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The “Can’t Let It Go” Syndrome

“Everybody knows it’s time he should sell, but he can’t seem to let it go.” Bruce (not his real name) is the head of marketing for a company owned by Philip (not his real name). Bruce called for my advice on structuring an employee-led buyout. He admitted it was a long shot even though Philip is in his late-70s. It seems Philip has heretofore not been willing to even entertain the idea of selling.

But Bruce and his team are undeterred. He and the company’s CFO want to form a partnership to buy the company, and they are working hard to develop a proposal that includes a clear explanation of valuation and how the transition would occur. They have done their homework, which looks solid to me.

But the more we have talked, I told Bruce I didn’t think his plan would work. He said he agreed, “but at least I can tell myself that I tired.”

Bruce’s conundrum is not unusual. I regularly meet or hear about business owners who are well past the age of retirement yet unwilling to let go of their company. I haven’t found a common link to explain this reticence, but I see one of these syndromes in almost every situation:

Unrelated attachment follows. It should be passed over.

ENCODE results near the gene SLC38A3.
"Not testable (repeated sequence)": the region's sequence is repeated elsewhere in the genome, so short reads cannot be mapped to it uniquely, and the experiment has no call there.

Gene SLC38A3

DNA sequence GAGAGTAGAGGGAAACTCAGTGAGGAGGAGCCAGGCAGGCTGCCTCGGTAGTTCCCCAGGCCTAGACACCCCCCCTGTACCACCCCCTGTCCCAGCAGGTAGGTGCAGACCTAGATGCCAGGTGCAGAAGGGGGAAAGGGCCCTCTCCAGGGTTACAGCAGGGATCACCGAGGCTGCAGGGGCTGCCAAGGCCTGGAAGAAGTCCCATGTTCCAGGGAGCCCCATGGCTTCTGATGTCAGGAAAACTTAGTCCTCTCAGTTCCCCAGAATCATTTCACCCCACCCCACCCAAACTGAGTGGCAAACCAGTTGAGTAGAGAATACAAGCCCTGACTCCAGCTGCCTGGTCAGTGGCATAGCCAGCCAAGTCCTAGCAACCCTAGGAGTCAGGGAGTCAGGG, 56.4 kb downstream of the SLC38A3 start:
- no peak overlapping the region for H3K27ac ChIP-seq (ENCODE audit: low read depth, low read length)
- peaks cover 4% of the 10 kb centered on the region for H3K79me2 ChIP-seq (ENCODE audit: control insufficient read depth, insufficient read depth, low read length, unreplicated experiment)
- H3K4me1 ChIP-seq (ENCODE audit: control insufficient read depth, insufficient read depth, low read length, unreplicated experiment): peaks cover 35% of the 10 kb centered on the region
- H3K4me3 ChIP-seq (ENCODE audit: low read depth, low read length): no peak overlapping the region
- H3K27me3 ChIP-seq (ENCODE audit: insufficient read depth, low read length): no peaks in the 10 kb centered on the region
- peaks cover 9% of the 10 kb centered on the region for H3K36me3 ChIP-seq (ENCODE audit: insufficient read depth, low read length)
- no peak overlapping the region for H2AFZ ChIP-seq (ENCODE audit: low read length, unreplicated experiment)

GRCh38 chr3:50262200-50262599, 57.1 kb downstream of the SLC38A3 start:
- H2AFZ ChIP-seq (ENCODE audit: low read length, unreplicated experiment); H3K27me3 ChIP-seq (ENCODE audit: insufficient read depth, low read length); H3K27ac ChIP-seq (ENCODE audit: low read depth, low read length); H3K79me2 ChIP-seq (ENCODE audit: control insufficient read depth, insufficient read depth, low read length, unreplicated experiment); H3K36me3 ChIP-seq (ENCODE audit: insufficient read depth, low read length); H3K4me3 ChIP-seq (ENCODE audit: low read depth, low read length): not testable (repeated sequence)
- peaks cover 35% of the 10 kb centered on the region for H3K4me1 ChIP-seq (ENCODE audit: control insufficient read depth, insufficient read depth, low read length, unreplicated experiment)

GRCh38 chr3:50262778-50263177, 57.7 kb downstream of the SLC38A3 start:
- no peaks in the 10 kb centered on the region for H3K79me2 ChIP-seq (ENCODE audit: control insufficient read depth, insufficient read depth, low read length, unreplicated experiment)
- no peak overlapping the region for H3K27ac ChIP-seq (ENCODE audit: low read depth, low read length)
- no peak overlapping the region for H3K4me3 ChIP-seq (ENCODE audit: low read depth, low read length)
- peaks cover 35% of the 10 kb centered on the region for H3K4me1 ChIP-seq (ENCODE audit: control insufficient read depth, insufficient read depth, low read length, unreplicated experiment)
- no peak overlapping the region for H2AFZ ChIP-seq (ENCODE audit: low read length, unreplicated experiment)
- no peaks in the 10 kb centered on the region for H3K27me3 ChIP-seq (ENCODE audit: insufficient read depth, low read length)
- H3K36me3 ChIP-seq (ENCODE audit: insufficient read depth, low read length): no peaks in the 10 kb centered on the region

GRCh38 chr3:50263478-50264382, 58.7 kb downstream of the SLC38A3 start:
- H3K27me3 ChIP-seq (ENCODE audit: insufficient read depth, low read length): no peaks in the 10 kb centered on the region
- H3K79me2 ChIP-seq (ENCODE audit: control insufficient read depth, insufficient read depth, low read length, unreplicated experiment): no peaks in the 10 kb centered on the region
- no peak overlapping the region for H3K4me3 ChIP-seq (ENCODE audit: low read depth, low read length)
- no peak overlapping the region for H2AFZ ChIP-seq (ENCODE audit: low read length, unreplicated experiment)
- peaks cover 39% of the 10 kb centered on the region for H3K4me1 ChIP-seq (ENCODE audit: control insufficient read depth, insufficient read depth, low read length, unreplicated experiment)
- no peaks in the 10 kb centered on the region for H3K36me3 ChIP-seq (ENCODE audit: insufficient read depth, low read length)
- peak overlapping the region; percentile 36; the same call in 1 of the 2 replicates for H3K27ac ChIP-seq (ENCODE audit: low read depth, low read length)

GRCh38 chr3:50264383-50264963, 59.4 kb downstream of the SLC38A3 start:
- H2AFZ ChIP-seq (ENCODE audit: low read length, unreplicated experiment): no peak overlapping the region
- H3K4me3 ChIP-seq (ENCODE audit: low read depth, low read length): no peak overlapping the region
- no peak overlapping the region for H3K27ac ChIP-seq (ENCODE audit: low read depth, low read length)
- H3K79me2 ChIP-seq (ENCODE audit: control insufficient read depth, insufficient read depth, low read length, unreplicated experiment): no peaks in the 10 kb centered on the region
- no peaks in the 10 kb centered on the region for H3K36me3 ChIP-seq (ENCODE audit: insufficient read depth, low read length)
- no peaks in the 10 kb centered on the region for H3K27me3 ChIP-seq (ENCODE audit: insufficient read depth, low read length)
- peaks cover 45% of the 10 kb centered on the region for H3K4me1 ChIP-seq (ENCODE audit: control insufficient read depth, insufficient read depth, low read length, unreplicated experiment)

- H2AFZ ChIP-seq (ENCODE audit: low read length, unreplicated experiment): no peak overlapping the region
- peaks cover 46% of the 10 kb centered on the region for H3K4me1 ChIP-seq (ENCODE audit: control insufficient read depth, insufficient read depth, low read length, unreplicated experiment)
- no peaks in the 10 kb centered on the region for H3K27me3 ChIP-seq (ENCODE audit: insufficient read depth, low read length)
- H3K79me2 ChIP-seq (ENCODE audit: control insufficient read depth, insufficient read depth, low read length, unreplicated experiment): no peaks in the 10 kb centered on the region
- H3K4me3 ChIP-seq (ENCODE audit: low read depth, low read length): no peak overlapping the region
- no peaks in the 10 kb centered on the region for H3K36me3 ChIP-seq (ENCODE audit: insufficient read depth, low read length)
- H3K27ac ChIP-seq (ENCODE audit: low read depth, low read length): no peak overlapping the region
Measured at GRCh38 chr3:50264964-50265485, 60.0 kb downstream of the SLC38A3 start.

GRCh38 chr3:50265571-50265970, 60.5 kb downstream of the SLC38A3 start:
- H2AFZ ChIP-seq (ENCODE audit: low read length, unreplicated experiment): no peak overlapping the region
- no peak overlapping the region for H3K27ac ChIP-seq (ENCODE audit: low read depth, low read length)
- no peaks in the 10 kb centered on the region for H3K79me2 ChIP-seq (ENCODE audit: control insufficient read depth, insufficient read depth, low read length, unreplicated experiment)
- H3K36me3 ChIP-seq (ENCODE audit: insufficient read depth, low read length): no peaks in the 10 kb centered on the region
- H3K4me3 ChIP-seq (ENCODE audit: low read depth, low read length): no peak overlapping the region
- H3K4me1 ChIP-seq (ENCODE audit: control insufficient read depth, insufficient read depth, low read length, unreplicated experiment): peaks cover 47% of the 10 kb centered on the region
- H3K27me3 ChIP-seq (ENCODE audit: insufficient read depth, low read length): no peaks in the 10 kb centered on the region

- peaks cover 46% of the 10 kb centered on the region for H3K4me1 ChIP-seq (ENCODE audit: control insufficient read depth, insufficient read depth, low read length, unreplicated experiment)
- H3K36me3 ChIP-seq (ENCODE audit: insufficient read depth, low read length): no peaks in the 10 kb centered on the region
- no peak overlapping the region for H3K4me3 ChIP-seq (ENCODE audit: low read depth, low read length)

— The owner knows the business value will not support him/her in retirement (the “can’t afford to retire” syndrome).

— The owner is afraid of the “Bear Bryant” syndrome (Bear died a few months after retiring as head football coach of the University of Alabama).

— The owner does not have a life outside of the business and the prospect of not having a place to go every day is scary (the “lonely heart” syndrome).

— The owner is attached to the company’s employees and afraid any buyer will change the culture or structure in a way that is disruptive to their lives (the “godfather” syndrome).

I have been working with business owners long enough that I can recognize each syndrome early in a conversation. Yes, the time eventually comes when every business is sold, somehow someway. Sometimes it’s the owner’s heirs who must do it, sometimes it’s the owner’s banker who demands it, and sometimes it’s the auctioneer selling assets for dimes on the dollar. But there are times the owner is cured of his/her syndrome and ready to sell. I will continue to help Philip and his partner, maybe 2024 will be the year Bruce is cured of his syndrome and ready to let it go.

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Tennessee Valley Group

Jim is an attorney (non-resident status with the Missouri Bar) and though he no longer practices law, he has read and negotiated enough legal documents to fill a cargo tanker. He has an MBA from Harvard Business School and knows how Wall Street and private equity operates. Jim is a Tennessee Supreme Court Rule 31 listed general civil mediator with tons of experience helping business owners (large and small) work through sensitive problems to achieve winning results. He is the author of "Home Run, A Pro's Guide to Selling Your Business, Seven Principles to Make Your Company Irresistible."